Fish and Wildlife Lieutenant Talks Raids in Humboldt–Who Gets Raided and Why
Little explained that his office mostly seeks the search warrants based on complaints or from aerial surveillance. He said, “Mostly [we have] no ground intel–we respond to complaints from primarily citizens and local agencies. Also violations seen from the air.”
Then his office aggregates the information they have received. Using that information and knowing they have limited resources, they chose which search warrants will help them protect the environment most effectively. “The raids [usually] focus on a single watershed which has the potential to have the greatest impact,” Little explained.
“We look for damage to critical habitat for salmon and endangered amphibians,” he said. This, he explained means that the raids are not always on the gardens with the largest number of plants. “Doesn’t always mean the most plants,” he stated. “It might be a water diversion from a stream.” He said they also look for “polluting with fertilizer, pesticides, litter, and sediment [such as from illegal grading.]”
According to Little, his agency considers whether the grower is attempting to get the proper permits from other agencies but they mostly consider whether the grower is in violation of Fish and Wildlife regulations. “We’re typically looking for someone cultivating outside of state law and county ordinances.,” he explained. “[But] just because you have a waiver from the Water Board and a permit from the county doesn’t mean you are following Fish and Wildlife regulations.”
In addition, he said, sometimes growers when filing for these permits have not done the things they said they had done to protect the environment. “Just because someone says they are doing something, doesn’t mean we as a state are interpreting it that way,” he explained.
“My program works with the impact of cannabis,” he explained, “but this program is not set up very different than the Fish and Wildlife’s timber program. I would use the same path or same implementation for marijuana. This not going to be handled any different than any other industry.”
When pressed though, he conceded that farmers growing tomato plants in ways that violated Fish and Wildlife rules did not usually face having their crops destroyed like marijuana farmers do. However, he said that this is because personnel from his agency had determined through interviews or indications at the grow site including exceeding square footage regulations that “[the marijuana farmers] are actually cultivating for profit which is still illegal.”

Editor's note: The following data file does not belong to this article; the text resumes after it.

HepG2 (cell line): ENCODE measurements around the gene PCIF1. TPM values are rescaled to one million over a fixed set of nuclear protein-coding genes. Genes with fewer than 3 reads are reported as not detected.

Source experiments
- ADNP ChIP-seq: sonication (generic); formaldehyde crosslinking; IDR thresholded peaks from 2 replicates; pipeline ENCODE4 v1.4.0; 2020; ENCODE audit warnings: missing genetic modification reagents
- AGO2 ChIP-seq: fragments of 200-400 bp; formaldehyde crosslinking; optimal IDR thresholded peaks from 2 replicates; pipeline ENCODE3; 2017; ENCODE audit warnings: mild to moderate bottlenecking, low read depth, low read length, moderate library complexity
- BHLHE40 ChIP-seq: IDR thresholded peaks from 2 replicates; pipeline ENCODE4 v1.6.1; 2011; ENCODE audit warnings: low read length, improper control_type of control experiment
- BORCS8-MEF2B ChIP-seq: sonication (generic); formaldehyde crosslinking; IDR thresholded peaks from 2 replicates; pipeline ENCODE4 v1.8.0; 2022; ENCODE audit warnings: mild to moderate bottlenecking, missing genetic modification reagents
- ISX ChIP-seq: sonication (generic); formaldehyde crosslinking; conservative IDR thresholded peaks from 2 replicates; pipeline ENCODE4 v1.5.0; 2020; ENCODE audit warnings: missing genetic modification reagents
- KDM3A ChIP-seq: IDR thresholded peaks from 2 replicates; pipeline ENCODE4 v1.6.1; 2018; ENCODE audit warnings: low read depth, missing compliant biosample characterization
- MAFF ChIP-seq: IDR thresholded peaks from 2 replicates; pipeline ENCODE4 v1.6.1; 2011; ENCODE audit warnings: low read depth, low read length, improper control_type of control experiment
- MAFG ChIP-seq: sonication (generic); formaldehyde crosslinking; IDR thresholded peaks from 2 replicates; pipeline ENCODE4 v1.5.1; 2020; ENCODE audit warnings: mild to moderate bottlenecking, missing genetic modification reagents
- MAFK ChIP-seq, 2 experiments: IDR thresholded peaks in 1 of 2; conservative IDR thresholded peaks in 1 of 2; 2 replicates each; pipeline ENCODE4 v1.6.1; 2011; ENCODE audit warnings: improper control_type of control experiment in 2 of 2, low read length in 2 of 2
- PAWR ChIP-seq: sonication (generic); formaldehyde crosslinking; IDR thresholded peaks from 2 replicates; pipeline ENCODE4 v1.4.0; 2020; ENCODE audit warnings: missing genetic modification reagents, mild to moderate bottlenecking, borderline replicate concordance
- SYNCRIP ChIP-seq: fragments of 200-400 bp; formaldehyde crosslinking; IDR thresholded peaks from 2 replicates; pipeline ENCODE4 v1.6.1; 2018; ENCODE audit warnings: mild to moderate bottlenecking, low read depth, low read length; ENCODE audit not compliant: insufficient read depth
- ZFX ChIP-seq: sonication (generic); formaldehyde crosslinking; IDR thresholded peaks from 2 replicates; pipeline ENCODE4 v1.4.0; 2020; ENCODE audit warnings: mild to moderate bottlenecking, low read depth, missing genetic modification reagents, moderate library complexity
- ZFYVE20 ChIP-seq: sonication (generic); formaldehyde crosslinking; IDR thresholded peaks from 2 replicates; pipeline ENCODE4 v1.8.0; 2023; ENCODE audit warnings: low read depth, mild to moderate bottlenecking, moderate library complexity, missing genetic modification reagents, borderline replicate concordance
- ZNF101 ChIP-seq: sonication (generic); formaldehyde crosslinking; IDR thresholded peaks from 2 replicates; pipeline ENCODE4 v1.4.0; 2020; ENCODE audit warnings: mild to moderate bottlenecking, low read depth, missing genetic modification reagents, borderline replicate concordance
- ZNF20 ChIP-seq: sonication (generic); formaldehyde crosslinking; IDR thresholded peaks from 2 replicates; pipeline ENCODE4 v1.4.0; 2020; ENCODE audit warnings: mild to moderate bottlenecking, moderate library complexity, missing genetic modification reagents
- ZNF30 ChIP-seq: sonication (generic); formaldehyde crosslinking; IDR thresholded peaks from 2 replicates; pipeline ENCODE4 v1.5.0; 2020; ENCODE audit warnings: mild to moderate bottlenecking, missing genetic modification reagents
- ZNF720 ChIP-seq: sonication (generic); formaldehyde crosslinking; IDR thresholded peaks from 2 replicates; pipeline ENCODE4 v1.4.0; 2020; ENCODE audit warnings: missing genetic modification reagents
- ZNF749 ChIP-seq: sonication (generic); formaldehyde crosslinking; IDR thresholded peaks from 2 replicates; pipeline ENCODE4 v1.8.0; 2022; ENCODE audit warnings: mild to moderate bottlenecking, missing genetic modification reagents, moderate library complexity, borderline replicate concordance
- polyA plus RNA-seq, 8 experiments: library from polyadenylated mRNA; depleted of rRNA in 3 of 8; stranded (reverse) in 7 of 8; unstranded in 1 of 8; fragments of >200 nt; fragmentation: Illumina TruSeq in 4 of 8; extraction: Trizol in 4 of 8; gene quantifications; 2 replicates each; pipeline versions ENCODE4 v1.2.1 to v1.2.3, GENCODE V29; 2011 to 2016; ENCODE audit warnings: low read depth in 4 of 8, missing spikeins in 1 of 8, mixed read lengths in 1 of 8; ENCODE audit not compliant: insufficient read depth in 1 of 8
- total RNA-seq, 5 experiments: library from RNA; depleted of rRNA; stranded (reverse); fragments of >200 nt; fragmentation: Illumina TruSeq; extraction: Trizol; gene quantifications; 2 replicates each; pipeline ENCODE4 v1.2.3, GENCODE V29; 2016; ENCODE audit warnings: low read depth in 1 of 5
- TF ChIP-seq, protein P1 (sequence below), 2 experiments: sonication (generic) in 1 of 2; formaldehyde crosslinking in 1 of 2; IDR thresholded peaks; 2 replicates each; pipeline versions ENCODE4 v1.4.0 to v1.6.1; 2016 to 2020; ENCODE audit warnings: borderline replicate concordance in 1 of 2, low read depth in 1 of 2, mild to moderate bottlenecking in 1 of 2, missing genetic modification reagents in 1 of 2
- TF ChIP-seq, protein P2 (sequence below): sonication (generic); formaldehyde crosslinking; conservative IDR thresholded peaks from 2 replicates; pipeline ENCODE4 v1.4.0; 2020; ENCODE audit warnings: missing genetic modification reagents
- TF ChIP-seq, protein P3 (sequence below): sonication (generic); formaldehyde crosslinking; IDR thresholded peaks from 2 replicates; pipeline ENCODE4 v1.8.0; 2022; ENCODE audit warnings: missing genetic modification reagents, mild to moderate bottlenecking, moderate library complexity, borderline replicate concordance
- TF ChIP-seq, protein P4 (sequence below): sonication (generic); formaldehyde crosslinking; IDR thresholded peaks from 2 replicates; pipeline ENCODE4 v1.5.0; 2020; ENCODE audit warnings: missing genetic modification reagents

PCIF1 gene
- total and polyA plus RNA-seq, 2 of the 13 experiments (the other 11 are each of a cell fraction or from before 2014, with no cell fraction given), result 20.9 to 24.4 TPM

In addition, he stated, “There have been many times we’ve walked away from the grow. Four or five times walked away. We didn’t cut any plants down.” He said they walked away because the growers showed that they were making the environmental changes required by law.
Little says that growers are flooding this area and trying to take advantage of the changing rules. “The cart has been put before the horse,” he said. People bring in bulldozers and excavators without trying to get permits….Now all this damage is done.”
Not all marijuana growers damage the environment, Little said. “A lot of growers think of themselves as stewards of the land.” But many are causing problems. “[Some] are here for one reason only –profit. Taking advantage of the loopholes.”
Little worries that the environment will suffer for years because of what has been done here in Humboldt recently. “Just like the Gold Rush, we are going to see the results of this egregious activity last for generations.”
A majority of the owners of land where marijuana are grown are absentee owners, claims Little. “Flipping properties for 10 times the market value. I’m seeing Humboldt County–a place I spent a considerable amount of time in when I was young being turned upside down.”
Little said he became part of the Fish and Wildlife cannabis team, “to have influence on what going on in the future so I can spend my retirement days fishing for salmon.”